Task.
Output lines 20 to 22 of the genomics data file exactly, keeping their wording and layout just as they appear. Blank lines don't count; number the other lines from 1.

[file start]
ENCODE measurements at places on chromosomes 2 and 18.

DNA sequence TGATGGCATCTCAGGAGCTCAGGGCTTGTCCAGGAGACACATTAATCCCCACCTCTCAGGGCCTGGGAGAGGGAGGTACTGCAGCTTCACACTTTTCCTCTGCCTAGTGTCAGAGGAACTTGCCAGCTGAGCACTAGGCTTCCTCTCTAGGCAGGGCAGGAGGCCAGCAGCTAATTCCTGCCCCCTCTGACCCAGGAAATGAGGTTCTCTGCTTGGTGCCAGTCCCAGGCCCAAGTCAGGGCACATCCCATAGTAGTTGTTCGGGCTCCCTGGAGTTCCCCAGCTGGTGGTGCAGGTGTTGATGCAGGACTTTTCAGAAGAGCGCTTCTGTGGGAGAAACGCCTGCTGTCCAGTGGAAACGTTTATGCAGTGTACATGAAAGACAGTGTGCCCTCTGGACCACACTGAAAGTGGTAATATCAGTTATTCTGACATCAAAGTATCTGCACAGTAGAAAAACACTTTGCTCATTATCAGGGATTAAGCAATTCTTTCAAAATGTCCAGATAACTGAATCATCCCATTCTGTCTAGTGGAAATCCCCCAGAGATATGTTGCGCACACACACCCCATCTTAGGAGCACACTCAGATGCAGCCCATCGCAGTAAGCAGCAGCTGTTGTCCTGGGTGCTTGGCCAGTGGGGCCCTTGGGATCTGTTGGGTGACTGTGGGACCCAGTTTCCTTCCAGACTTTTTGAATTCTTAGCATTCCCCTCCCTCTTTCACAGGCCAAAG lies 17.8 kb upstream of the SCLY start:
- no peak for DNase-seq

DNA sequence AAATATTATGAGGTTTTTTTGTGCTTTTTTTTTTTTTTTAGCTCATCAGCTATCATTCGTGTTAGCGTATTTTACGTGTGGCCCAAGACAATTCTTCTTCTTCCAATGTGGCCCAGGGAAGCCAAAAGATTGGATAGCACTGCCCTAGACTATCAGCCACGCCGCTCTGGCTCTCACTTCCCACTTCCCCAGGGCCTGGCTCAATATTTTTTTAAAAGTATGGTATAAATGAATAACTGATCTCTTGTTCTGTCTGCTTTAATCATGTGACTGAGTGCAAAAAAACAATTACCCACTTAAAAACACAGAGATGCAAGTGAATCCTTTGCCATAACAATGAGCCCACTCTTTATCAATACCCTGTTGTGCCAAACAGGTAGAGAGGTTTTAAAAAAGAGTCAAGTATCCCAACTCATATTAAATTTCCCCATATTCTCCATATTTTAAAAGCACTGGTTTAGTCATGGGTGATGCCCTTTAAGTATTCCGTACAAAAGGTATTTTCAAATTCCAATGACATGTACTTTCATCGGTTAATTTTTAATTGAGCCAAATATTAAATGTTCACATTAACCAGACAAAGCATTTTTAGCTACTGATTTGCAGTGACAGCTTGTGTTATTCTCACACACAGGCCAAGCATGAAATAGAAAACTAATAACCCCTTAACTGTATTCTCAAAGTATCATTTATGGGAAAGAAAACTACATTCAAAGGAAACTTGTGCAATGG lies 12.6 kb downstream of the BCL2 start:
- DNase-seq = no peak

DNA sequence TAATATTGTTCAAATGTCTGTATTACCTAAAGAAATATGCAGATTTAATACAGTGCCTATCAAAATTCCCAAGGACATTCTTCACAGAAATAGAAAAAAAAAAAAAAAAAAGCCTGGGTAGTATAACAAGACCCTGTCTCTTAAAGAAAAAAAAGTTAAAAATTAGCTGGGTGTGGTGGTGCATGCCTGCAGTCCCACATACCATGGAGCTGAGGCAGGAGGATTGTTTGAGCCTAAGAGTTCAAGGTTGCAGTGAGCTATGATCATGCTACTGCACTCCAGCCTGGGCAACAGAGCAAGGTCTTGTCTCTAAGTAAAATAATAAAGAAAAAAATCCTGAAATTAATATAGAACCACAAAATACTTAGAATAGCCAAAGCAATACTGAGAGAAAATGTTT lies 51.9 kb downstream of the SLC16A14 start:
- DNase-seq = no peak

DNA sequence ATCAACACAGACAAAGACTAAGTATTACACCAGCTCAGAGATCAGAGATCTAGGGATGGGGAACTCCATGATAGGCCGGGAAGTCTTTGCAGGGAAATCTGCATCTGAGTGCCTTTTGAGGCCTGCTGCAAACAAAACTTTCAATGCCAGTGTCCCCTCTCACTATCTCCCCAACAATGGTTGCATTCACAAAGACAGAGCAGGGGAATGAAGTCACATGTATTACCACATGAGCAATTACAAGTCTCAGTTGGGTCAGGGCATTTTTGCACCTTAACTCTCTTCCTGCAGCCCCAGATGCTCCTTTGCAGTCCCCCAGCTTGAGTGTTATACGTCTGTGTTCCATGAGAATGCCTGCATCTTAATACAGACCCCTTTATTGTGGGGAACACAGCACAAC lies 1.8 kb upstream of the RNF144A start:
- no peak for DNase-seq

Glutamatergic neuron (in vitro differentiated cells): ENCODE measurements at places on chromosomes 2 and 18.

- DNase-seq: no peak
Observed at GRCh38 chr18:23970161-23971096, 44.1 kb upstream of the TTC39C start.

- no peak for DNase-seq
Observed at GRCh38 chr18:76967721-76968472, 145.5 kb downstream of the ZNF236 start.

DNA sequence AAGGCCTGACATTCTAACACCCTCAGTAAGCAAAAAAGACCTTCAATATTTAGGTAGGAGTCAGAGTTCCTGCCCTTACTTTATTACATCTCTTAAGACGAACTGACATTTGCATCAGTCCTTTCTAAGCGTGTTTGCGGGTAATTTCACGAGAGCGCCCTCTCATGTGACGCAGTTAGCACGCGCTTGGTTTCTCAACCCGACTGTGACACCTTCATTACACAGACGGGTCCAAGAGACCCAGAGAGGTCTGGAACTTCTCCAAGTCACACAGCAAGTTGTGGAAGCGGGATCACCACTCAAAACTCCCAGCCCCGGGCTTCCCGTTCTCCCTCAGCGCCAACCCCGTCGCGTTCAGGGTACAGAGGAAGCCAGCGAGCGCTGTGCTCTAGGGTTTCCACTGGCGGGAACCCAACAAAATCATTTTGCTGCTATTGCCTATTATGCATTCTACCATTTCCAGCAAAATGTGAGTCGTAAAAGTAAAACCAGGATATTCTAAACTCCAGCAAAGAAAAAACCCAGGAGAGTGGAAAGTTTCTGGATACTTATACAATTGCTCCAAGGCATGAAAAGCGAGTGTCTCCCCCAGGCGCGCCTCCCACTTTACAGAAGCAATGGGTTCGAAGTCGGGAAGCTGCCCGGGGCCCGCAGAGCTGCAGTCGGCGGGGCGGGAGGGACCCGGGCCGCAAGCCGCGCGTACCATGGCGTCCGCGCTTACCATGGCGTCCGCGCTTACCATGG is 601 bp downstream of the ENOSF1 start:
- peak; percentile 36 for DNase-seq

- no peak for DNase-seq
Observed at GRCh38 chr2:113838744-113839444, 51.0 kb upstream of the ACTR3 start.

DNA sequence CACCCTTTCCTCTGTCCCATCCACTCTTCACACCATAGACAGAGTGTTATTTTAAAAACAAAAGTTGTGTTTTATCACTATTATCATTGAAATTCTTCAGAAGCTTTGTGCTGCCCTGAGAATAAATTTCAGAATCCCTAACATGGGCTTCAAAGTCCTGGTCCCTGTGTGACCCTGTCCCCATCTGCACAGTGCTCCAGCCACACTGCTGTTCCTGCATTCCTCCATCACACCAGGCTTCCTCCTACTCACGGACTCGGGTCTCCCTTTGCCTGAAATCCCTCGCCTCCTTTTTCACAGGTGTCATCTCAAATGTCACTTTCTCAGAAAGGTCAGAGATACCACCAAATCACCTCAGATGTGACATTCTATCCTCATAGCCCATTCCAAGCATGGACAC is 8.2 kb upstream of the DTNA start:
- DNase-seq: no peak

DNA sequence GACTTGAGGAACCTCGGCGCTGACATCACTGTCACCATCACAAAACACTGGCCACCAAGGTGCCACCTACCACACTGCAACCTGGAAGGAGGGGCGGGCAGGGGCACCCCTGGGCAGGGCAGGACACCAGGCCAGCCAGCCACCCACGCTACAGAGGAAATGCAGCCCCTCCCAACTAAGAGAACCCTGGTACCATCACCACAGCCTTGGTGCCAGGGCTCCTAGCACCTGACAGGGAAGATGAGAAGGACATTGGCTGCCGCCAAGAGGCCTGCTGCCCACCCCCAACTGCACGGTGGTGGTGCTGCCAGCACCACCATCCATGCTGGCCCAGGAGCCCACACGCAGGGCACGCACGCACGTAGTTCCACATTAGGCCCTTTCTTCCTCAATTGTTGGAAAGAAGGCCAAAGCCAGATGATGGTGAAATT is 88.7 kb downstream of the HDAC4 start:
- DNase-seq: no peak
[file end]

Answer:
- DNase-seq: no peak

DNA sequence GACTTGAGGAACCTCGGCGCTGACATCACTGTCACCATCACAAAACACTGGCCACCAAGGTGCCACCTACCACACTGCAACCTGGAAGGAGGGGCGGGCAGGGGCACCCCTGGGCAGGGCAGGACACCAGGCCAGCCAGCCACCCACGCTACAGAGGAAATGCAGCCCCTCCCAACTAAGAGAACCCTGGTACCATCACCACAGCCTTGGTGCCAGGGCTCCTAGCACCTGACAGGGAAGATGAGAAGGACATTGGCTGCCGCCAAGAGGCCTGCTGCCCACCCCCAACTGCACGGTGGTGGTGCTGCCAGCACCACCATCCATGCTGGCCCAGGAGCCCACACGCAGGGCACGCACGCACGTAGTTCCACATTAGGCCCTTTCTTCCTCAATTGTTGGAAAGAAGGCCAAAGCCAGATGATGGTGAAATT is 88.7 kb downstream of the HDAC4 start:
- DNase-seq: no peak